Last Sunday I participated in the USPSA match put on by the Lewiston Pistol Club.

On stage 1 my practice with one handed shooting paid off and I had both the best time and the best hits. This gave me a 12 point lead over Master Class shooter Adam.

On stage 2 I saw a way I could use my height to good advantage and shoot the stage in a way the enabled me to avoid stopping at one of the expected shooting positions. This saved me a couple of seconds from what my time would have been and gave me nearly a full second advantage over Adam. He had better hits than I did but he was only up by a little over two points. This left me a little over 10 points in the lead for the match.

On stage 4 (which was shot before stage 3) I shot fairly well, Adam had a few difficulties and didn’t shoot as well as he usually does but better than I did. We had identical hits but he had a better time and he cut my lead to just under 4.2 points.

On stage 3, the classifier, Adam had a malfunction then a miss. His time was poor and with the penalties and the poor hits all I had to do was “not mess up” to win the match. It has been years since I have won a USPSA match. I tried not to think about it but that phrase, “don’t mess up” keep running through my mind.

The stage required shooting five rounds on a target, performing a mandatory reload, then engaging a second target with five rounds. It was very close range. Only six feet away from one target and 10 feet away from the other target. No sights required at this range. Just point the gun and pull the trigger as fast as you can. I’m pretty good at pulling the trigger fast. Going through some of my eyeglasses cam footage I found the slide is sometimes only in the forward/in-battery position for a single frame. In terms of rate of fire I’m pushed the limit of what the gun is capable of achieving (I may actually exceed it at times I need to be wearing my special glasses when I have problems going really fast to diagnose the problem).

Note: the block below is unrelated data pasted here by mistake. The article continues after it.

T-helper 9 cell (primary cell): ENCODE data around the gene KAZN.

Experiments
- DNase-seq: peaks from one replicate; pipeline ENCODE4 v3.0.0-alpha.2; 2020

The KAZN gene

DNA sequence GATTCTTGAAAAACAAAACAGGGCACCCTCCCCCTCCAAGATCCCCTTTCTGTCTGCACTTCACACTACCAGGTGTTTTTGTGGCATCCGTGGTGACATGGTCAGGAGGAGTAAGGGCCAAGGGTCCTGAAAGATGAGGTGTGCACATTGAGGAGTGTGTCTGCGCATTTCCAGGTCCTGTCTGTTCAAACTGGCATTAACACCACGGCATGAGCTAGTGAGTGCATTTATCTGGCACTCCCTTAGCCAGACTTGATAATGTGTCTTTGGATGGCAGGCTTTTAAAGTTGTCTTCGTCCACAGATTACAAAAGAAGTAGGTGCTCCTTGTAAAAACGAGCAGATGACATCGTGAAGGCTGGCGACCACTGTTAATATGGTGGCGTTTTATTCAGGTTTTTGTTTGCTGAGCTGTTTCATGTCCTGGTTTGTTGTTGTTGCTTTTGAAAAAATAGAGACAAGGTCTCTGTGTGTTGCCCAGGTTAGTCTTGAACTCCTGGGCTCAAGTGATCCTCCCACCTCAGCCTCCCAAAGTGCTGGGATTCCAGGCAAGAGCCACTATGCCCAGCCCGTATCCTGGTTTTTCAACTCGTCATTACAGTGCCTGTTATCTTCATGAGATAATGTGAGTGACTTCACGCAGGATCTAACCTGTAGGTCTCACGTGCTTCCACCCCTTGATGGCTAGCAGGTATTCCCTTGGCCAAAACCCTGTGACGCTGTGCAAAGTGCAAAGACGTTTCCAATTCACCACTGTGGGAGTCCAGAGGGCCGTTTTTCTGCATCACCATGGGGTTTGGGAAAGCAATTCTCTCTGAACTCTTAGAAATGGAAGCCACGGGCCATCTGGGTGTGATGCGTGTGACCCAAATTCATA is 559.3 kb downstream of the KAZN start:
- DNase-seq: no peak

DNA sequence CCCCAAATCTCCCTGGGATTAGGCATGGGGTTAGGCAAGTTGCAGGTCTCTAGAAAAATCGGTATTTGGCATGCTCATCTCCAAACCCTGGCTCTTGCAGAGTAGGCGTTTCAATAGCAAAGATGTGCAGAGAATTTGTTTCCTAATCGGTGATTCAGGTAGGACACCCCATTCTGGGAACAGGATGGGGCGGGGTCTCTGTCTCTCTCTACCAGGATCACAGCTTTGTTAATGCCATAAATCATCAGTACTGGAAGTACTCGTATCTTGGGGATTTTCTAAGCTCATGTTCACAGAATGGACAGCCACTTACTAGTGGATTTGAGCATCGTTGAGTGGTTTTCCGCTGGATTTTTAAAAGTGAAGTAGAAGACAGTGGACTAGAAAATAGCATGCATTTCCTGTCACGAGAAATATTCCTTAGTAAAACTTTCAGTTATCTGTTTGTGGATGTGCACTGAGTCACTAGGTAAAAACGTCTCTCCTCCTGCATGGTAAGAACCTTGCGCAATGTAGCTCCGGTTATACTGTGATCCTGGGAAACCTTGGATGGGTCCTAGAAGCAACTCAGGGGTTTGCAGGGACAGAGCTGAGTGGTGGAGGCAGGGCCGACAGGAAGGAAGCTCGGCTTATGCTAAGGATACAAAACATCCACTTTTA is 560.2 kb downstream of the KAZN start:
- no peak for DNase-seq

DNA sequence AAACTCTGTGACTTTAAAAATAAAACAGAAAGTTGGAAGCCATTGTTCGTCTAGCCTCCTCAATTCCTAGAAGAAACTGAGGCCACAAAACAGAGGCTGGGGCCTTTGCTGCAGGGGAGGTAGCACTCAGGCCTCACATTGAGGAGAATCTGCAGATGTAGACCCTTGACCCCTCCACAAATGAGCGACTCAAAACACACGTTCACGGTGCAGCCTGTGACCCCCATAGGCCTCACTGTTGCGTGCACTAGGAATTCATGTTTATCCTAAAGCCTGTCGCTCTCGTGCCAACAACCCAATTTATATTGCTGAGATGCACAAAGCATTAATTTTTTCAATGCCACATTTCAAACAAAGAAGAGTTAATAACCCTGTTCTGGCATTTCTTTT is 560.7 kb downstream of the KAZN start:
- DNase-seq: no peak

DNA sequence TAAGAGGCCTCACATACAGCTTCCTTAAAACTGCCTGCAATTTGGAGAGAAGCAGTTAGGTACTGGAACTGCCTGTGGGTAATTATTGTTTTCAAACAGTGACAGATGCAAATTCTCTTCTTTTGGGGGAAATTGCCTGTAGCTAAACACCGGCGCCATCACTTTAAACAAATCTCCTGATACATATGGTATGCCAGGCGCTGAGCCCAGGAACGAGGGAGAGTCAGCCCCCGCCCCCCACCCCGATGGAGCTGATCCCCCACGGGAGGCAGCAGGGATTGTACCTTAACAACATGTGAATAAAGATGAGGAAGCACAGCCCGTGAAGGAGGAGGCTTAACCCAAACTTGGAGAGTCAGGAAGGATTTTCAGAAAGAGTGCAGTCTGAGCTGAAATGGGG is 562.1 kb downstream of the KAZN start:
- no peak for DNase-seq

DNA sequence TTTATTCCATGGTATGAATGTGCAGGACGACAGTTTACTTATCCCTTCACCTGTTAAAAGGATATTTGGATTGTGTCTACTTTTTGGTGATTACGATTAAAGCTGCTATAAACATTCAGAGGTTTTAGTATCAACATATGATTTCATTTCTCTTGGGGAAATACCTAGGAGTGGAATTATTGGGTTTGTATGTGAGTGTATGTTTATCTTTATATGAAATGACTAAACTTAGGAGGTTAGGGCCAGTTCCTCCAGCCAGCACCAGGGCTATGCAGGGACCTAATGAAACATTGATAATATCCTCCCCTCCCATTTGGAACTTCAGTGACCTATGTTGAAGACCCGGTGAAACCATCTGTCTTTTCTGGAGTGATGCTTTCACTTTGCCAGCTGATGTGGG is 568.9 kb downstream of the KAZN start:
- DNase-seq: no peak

My draw was okay, not nearly as good as Adam who was drawing and firing his first shot in the 0.9 range that day, but it didn’t need to be. My splits were fast. All were under 0.15 and some were as fast as 0.12. I had all ‘A’ hits on the first five shots. My reload was slower than I liked but it didn’t matter that much. All I had to do was “not mess up”. I started shooting again on the same target. Again my shots were all ‘A’ hits and very fast. I had fired four shots before I realized I was shooting at the wrong target. I yelled “Dammit!” and put the last round on the correct target. I had messed up—big time. With all the penalties I zeroed the stage. It turns out I only needed 60.2 stage points out of the 100 possible to win the match and I got 0 which gave me a third place finish for the match.

Heavy sigh.

I’m attending another USPSA match tomorrow at the Paul Bunyan Rifle and Sportsman’s Club. I’m going to practice at Wade’s today and I’m going to try shooting with a clear mind rather than “don’t mess up” flooding the neurons.


2 thoughts on “Choke

  1. If I may, a better tactic is to concentrate on the tasks required in a positive fashion… a.k.a. Target one, then Target two. And…keep your eyes off the scoreboard and your mind on your work. Have a short memory, kind of like a goal tender must have, or a quarterback who just threw an interception.

    Keep the score 0 – 0 after every stage.

    My $0.02

  2. Yeah. I know how to do it right. I just didn’t put any effort into doing that and let my mind go where it wanted to.


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